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Pac-12 + WAC women’s soccer preview

Article Written by J.R. Eskilson
Published: August 22, 2013

Stanford is notoriously one of the most academically stringent universities in the world. The Cardinal have to turn players away early who will not make the cut with grades, and then turn more away later for those who do not meet the strict guidelines prior to signing day. 

Even with those hurdles in place, Stanford head coach Paul Ratcliffe has built a dynasty in Palo Alto that is the envy of the Pac-12. The four-time defending Pac-12 champion lost five starters from the 2012 College Cup squad, but still came in at No. 2 in the TopDrawerSoccer.com preseason Top 25.

All those accolades did not impress the fellow coaches in the Pac-12 though, as Stanford was pegged to finish behind UCLA in the preseason conference poll, which was released last week. 

Who will capture the crown in 2013? Will the Cardinal dynasty live on or will the Bruins finally roar?

Pac-12

Brief Conference Bio:
2012 Pac-12 Champion: Stanford
Player of the Year: Zakiya Bywaters, UCLA
Freshman of the Year: Ifeoma Onumonu, California
Coach of the Year: Paul Ratcliffe, Stanford

Teams (2012 overall/conference record):

UCLA (18-3-2/8-2-1)

The Bruins signed the best recruiting class in its program’s rich history in 2011 with 11 National Letters of Intent inked on Feb. 4. B.J. Snow and his staff’s hard work over the years landed standouts Samantha Mewis, Sarah Killion, Rosie White, Katelyn Rowland, Abby Dahlkemper, and others. 

Three seasons later, it appears that it is finally the matriculation of that group into the leadership role with the Bruins. 

Dahlkemper is arguably one of the best center backs in the country. The same could be said of Rowland at goalkeeper. Mewis, Killion, and White lead a dynamic attack that will be one of the most enjoyable to watch in college soccer. 

It is not all good news for UCLA though. The Bruins still need to replace Pac-12 Player of the Year and 2013 NWSL first overall pick Zakiya Bywaters. They also need to adjust to a new coach with Snow moving onto the U.S. U17 Women’s National Team program and Amanda Cromwell stepping in to replace him.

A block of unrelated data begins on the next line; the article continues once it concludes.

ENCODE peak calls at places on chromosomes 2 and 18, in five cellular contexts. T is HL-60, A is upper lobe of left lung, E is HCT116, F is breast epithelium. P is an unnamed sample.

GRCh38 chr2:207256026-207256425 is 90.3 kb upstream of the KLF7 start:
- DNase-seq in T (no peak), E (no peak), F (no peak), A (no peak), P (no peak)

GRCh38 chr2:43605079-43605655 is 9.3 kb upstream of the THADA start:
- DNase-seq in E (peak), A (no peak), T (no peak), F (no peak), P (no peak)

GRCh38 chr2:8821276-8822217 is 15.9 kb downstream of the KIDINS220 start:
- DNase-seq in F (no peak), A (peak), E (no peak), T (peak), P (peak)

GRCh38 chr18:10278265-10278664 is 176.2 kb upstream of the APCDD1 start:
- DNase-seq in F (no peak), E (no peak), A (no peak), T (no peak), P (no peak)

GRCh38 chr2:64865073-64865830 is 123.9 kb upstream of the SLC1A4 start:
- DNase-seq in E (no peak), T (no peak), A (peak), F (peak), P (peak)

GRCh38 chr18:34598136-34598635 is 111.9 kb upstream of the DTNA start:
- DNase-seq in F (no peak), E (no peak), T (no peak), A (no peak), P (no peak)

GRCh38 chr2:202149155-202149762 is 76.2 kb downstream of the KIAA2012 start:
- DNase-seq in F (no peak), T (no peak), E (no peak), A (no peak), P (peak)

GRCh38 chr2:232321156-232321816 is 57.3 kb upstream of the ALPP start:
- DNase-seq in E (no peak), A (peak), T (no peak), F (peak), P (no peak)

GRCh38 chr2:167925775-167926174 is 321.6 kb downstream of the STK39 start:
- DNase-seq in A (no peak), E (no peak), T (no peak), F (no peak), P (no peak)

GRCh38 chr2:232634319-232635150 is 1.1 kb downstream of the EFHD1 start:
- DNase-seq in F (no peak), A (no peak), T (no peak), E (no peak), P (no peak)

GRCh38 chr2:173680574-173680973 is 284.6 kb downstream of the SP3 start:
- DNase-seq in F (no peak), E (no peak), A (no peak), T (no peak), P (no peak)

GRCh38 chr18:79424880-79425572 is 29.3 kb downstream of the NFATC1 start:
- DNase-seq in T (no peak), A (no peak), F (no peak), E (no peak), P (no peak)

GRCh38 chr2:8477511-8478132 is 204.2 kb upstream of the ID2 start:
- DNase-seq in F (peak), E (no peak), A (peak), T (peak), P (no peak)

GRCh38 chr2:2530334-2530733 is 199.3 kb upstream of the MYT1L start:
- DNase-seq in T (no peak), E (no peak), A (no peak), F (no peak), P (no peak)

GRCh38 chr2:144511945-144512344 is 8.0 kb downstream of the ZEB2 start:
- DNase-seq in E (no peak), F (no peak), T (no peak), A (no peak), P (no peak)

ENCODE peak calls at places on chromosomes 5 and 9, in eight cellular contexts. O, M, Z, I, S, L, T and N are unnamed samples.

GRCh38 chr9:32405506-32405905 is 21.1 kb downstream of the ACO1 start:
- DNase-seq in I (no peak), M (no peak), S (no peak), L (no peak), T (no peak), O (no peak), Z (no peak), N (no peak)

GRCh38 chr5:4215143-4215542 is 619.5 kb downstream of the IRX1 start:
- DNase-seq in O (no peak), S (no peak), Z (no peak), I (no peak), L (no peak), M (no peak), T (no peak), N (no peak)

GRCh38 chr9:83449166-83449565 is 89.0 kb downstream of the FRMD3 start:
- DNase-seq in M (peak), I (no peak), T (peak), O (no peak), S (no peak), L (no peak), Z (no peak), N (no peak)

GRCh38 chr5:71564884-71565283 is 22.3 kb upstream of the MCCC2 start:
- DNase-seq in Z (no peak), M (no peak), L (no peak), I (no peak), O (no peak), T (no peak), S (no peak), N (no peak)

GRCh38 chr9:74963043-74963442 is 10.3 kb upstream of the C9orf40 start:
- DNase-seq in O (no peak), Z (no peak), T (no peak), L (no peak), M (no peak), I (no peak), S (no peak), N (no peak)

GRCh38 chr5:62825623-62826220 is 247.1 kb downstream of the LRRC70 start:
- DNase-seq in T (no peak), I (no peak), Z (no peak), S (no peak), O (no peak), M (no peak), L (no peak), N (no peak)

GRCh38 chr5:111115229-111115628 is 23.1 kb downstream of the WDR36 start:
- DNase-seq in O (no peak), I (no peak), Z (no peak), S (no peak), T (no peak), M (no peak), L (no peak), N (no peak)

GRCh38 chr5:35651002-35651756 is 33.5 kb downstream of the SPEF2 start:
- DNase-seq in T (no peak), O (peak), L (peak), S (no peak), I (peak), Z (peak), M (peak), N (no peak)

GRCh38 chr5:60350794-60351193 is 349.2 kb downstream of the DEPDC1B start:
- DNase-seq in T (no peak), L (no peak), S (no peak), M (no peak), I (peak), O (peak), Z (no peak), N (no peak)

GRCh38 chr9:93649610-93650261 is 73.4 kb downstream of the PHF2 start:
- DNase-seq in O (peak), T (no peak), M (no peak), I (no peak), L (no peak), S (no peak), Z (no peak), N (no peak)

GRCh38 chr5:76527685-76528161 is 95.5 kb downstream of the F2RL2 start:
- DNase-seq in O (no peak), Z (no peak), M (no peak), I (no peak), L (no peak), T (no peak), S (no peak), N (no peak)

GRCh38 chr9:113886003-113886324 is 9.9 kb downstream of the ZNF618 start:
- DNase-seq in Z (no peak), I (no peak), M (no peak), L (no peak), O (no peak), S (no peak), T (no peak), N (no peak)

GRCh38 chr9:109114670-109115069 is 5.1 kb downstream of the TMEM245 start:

And there is still that pesky Cardinal problem. 

Stanford (21-2-1/11-0-0)

The Cardinal lost a handful of key pieces from last year’s squad, but the beauty of top-ranked recruiting classes is players are always waiting in the wings for a shot. 

That is the case this season for Ratcliffe’s group, as he looks for replacements in some positions, but will still rely on returners in Emily Oliver, Laura Liedle, Chioma Ubogagu, and Courtney Verloo. 

Stanford also picked up the transfer of former Minnesota star Taylor Uhl, who is expected to step in immediately and make a good Stanford attack even better. 

With an opening contest against Boston College on Friday, there is little time for Stanford to adjust to these new faces in the lineup. The Eagles will be a good test on both fronts. 

California (16-6-0/8-3-0)

The Golden Bears return Pac-12 Freshman of the Year Ifeoma Onumonu, who has been getting a run with the U20 WNT lately. The Bears are hoping to strike gold twice as well with a 10-player freshmen class for this fall. Former U17 WNT forward Arielle Ship is the biggest name from the group. Ship missed out on the World Cup squad, but she showed some impressive qualities during the build up to the event. 

The leader of the group in Berkeley is goalkeeper Emily Kruger, who has started 56 games over the past three seasons. If she is at the top of her game, the Bears defense will be tough to top. 

Washington (10-8-3/3-6-2)

Simply put, the Huskies have to be better in conference play in 2013. With only three wins in 2012, the Seattle-based program came up short of expectations last fall. 

There is reason to be optimistic though. Midfielder Isabel Farrell is developing into one of the best in the nation as only a sophomore. Letting her pull the strings for the Huskies this season will be key to the success of the program. As long as Farrell can stay healthy and diversify her game, the Huskies will be in good shape to improve on that record from last fall. 

Arizona State (10-9-2/6-4-1)

The Sun Devils are pushing toward a new era in the desert. Sophomore scoring sensation Cali Farquharson is one to watch in the Pac-12 after scoring 10 goals as a freshman last fall. 

Joining Farquharson in the attack is senior Devin Marshall, who scored nine goals and had two assists last season.  Jasmine Roth and Chandler Morris head the defensive effort for Arizona State. 

The key loss for Kevin Boyd’s squad is Taylor McCarter, who was Miss Dependable with 80 starts over her career. It will be difficult to find that type of consistency in the future.